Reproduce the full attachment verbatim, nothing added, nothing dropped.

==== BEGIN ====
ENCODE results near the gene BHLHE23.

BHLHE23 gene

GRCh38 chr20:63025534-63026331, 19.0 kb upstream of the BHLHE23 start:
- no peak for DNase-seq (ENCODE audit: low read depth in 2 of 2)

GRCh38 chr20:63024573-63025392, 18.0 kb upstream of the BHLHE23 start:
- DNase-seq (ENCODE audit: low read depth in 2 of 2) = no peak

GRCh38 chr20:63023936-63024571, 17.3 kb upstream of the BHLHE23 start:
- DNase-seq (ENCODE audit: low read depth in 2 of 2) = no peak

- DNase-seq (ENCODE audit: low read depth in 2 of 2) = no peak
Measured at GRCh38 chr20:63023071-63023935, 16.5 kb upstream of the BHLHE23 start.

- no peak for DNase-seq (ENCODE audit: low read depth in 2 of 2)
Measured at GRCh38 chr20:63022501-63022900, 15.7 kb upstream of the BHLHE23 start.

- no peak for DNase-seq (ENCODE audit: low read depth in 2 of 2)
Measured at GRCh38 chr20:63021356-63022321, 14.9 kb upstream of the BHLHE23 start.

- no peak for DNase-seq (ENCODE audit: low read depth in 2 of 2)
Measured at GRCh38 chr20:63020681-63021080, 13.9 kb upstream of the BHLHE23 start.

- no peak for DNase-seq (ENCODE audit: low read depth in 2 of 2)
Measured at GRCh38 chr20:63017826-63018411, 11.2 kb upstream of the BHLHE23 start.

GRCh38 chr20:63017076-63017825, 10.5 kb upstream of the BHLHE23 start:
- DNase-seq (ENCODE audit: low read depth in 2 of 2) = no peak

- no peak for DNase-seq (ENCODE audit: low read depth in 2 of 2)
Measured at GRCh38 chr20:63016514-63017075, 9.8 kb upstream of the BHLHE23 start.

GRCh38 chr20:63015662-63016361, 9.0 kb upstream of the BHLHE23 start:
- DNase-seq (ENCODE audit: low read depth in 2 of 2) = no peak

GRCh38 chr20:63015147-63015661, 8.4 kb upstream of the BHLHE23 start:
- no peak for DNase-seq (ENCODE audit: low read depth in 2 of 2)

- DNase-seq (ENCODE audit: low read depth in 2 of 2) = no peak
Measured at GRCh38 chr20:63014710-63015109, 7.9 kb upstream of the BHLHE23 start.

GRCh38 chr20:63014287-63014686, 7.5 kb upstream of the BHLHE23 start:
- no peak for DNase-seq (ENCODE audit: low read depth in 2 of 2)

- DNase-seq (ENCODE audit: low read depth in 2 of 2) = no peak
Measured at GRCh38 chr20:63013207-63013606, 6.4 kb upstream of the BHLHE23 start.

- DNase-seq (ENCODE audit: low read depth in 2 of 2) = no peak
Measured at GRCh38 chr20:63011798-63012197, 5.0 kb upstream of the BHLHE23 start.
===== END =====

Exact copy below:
ENCODE results near the gene BHLHE23.

BHLHE23 gene

GRCh38 chr20:63025534-63026331, 19.0 kb upstream of the BHLHE23 start:
- no peak for DNase-seq (ENCODE audit: low read depth in 2 of 2)

GRCh38 chr20:63024573-63025392, 18.0 kb upstream of the BHLHE23 start:
- DNase-seq (ENCODE audit: low read depth in 2 of 2) = no peak

GRCh38 chr20:63023936-63024571, 17.3 kb upstream of the BHLHE23 start:
- DNase-seq (ENCODE audit: low read depth in 2 of 2) = no peak

- DNase-seq (ENCODE audit: low read depth in 2 of 2) = no peak
Measured at GRCh38 chr20:63023071-63023935, 16.5 kb upstream of the BHLHE23 start.

- no peak for DNase-seq (ENCODE audit: low read depth in 2 of 2)
Measured at GRCh38 chr20:63022501-63022900, 15.7 kb upstream of the BHLHE23 start.

- no peak for DNase-seq (ENCODE audit: low read depth in 2 of 2)
Measured at GRCh38 chr20:63021356-63022321, 14.9 kb upstream of the BHLHE23 start.

- no peak for DNase-seq (ENCODE audit: low read depth in 2 of 2)
Measured at GRCh38 chr20:63020681-63021080, 13.9 kb upstream of the BHLHE23 start.

- no peak for DNase-seq (ENCODE audit: low read depth in 2 of 2)
Measured at GRCh38 chr20:63017826-63018411, 11.2 kb upstream of the BHLHE23 start.

GRCh38 chr20:63017076-63017825, 10.5 kb upstream of the BHLHE23 start:
- DNase-seq (ENCODE audit: low read depth in 2 of 2) = no peak

- no peak for DNase-seq (ENCODE audit: low read depth in 2 of 2)
Measured at GRCh38 chr20:63016514-63017075, 9.8 kb upstream of the BHLHE23 start.

GRCh38 chr20:63015662-63016361, 9.0 kb upstream of the BHLHE23 start:
- DNase-seq (ENCODE audit: low read depth in 2 of 2) = no peak

GRCh38 chr20:63015147-63015661, 8.4 kb upstream of the BHLHE23 start:
- no peak for DNase-seq (ENCODE audit: low read depth in 2 of 2)

- DNase-seq (ENCODE audit: low read depth in 2 of 2) = no peak
Measured at GRCh38 chr20:63014710-63015109, 7.9 kb upstream of the BHLHE23 start.

GRCh38 chr20:63014287-63014686, 7.5 kb upstream of the BHLHE23 start:
- no peak for DNase-seq (ENCODE audit: low read depth in 2 of 2)

- DNase-seq (ENCODE audit: low read depth in 2 of 2) = no peak
Measured at GRCh38 chr20:63013207-63013606, 6.4 kb upstream of the BHLHE23 start.

- DNase-seq (ENCODE audit: low read depth in 2 of 2) = no peak
Measured at GRCh38 chr20:63011798-63012197, 5.0 kb upstream of the BHLHE23 start.